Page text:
Article

Neuroanatomy and Neuroimaging of Anxiety Disorders

Jennifer C. Britton and Scott L. Rauch

in Oxford Handbook of Anxiety and Related Disorders

Published in print September 2008 | ISBN: 9780195307030
Published online September 2012 | | DOI: http://dx.doi.org/10.1093/oxfordhb/9780195307030.013.0009

Series: Oxford Library of Psychology

Neuroanatomy and Neuroimaging of Anxiety Disorders

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Neuroimaging methods can be used to examine functional brain differences between healthy individuals and those with anxiety disorders. After the brain regions implicated in the pathophysiology of anxiety disorders (e.g., amygdalo-cortical circuitry) are reviewed, neuroimaging studies of posttraumatic stress disorder (PTSD), social anxiety disorder (SAD), specific phobia (SP), and panic disorder (PD) that report activations in these regions are discussed. Studies of obsessive-compulsive disorder (OCD) implicate a distinct neurocircuitry profile (i.e., cortico-striatal-thalamic circuit) compared to the other anxiety disorders. Few neuroimaging studies of generalized anxiety disorder (GAD) have been conducted. In addition, results from functional connectivity analyses and the effects of treatment on neuroimaging findings are summarized.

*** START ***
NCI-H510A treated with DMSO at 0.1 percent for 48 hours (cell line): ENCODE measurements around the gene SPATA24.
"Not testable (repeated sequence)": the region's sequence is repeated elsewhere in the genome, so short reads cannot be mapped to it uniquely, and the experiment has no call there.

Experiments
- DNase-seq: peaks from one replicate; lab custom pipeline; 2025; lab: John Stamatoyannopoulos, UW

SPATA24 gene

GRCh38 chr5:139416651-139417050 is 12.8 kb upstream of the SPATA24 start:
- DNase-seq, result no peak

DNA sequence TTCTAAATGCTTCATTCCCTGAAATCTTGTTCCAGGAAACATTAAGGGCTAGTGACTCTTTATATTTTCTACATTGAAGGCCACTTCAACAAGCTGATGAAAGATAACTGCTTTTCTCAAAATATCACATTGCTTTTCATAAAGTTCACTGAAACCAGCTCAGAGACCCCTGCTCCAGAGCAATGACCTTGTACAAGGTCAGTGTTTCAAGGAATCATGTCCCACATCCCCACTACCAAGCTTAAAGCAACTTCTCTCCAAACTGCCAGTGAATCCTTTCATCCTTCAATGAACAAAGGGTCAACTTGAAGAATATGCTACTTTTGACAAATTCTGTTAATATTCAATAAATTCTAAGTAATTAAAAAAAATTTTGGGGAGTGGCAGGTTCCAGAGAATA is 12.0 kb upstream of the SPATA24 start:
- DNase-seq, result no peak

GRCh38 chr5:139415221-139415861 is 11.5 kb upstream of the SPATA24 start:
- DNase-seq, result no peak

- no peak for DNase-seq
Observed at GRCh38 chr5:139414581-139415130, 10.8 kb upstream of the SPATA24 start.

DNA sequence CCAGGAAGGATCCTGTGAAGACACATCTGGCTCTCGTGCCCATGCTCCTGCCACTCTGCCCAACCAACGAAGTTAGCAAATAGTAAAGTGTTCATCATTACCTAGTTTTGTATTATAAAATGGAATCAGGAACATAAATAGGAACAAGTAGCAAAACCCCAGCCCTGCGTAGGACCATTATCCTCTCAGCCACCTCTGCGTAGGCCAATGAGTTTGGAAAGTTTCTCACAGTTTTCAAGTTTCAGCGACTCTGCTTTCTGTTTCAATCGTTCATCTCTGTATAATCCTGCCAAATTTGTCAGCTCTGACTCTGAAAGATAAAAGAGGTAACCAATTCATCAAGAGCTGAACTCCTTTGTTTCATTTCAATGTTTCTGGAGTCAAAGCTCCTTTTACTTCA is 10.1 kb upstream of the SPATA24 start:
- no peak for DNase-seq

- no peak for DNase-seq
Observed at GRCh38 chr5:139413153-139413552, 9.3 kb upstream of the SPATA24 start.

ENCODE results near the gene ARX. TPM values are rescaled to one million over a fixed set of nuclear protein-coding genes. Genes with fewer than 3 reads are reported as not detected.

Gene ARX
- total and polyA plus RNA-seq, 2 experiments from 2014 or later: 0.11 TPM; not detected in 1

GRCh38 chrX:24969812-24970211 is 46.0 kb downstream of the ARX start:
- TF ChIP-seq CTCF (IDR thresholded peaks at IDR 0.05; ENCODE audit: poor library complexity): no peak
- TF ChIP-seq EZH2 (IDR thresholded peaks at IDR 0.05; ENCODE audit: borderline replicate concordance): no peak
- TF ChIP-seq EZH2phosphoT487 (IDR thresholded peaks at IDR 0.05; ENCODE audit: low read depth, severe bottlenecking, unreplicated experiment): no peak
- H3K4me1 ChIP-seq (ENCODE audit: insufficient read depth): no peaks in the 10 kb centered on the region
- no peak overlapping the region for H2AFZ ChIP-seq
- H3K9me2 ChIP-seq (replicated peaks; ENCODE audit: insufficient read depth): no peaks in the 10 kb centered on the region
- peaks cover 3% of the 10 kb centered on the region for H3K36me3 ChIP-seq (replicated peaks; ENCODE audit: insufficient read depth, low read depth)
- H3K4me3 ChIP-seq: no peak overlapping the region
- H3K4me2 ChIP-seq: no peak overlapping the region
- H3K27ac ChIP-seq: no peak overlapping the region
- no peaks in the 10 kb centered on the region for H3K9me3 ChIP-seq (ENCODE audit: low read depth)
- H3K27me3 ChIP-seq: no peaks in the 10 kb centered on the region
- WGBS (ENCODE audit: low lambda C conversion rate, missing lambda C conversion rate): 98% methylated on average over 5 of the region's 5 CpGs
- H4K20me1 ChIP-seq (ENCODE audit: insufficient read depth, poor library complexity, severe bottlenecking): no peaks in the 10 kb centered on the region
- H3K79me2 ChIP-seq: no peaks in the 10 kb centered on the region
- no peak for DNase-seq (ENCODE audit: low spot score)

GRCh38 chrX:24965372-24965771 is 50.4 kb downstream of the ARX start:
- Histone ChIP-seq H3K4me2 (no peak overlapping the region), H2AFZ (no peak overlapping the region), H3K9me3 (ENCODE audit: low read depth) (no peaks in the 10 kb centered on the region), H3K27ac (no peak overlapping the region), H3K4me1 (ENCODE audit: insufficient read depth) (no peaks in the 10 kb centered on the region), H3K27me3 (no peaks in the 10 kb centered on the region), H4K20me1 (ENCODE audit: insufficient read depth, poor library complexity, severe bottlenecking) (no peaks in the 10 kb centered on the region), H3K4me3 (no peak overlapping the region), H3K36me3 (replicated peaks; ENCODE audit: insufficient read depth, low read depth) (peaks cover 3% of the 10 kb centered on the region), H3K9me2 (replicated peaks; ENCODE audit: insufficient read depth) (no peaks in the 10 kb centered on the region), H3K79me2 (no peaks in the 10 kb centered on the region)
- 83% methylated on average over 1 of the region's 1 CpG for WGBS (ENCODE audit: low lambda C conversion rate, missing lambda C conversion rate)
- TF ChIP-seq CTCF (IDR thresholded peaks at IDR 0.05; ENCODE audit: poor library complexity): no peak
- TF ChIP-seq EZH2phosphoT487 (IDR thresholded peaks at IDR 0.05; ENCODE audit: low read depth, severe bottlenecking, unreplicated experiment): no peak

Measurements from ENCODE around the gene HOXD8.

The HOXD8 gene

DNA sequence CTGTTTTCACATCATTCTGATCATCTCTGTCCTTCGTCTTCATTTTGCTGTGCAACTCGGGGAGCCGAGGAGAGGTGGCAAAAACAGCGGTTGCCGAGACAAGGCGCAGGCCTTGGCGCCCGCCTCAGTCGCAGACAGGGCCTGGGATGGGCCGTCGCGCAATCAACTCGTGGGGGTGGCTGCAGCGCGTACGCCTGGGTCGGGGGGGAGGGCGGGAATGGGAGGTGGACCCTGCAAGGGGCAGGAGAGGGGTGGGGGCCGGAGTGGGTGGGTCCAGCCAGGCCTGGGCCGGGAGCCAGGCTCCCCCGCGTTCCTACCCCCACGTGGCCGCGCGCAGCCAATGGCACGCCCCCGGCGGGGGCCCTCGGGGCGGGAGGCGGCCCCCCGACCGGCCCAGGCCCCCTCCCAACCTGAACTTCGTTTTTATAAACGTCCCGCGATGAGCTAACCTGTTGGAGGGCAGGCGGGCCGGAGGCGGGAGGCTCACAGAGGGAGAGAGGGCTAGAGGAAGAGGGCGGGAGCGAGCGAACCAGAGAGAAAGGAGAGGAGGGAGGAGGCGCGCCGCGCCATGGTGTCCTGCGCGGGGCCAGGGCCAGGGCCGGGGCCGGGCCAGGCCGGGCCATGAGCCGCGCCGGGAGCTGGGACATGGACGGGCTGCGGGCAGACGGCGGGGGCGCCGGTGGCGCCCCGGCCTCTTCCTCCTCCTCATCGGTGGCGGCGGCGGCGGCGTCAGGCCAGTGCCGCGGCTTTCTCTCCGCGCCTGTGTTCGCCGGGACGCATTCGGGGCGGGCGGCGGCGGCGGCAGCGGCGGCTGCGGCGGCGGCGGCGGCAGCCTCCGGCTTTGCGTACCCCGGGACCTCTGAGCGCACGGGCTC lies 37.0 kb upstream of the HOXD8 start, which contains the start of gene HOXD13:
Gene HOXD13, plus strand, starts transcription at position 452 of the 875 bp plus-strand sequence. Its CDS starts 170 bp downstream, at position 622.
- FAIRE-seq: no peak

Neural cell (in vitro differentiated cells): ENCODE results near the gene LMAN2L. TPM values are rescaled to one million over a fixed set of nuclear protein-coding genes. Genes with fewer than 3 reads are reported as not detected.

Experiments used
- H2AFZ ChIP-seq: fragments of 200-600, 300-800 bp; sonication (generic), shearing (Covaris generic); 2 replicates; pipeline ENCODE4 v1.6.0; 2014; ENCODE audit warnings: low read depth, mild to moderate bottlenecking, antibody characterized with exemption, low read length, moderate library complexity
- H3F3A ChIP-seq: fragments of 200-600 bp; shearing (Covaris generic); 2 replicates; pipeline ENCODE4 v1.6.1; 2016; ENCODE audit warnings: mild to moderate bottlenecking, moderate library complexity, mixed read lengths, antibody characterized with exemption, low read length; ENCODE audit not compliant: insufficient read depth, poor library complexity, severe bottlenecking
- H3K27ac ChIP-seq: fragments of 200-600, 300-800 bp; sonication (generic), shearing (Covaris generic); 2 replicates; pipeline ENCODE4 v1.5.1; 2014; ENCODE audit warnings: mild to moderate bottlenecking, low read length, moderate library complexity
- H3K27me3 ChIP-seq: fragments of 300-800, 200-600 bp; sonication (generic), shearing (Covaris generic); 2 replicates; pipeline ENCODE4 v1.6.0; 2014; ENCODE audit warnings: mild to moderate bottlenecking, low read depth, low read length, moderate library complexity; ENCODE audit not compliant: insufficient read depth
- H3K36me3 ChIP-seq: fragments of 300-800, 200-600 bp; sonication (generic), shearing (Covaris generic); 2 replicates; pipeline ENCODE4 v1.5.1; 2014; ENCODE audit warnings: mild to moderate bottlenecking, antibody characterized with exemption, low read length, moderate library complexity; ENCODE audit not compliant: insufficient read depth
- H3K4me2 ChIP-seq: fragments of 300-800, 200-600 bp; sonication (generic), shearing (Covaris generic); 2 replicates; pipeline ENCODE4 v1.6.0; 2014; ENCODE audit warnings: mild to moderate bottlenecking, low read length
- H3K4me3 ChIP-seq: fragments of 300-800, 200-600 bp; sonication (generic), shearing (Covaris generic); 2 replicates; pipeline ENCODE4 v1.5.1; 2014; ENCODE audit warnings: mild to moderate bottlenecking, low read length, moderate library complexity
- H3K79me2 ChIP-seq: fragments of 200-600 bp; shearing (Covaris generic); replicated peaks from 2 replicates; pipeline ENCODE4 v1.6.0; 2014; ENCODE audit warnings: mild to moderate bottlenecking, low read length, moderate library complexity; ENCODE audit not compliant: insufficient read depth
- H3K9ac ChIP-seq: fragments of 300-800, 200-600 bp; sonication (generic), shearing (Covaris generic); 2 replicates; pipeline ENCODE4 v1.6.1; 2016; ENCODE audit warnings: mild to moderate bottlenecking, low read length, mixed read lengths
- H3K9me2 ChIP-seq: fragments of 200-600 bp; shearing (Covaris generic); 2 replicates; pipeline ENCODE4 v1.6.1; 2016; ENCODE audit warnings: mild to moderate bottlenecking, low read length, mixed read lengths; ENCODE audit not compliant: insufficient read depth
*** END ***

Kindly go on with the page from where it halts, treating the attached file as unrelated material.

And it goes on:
Keywords: amygdala; cingulate; fMRI; hippocampus; insula; medial prefrontal cortex; neuroanatomy; neurocircuitry; neuroimaging

Article.  9630 words. 

Subjects: Psychology ; Clinical Psychology

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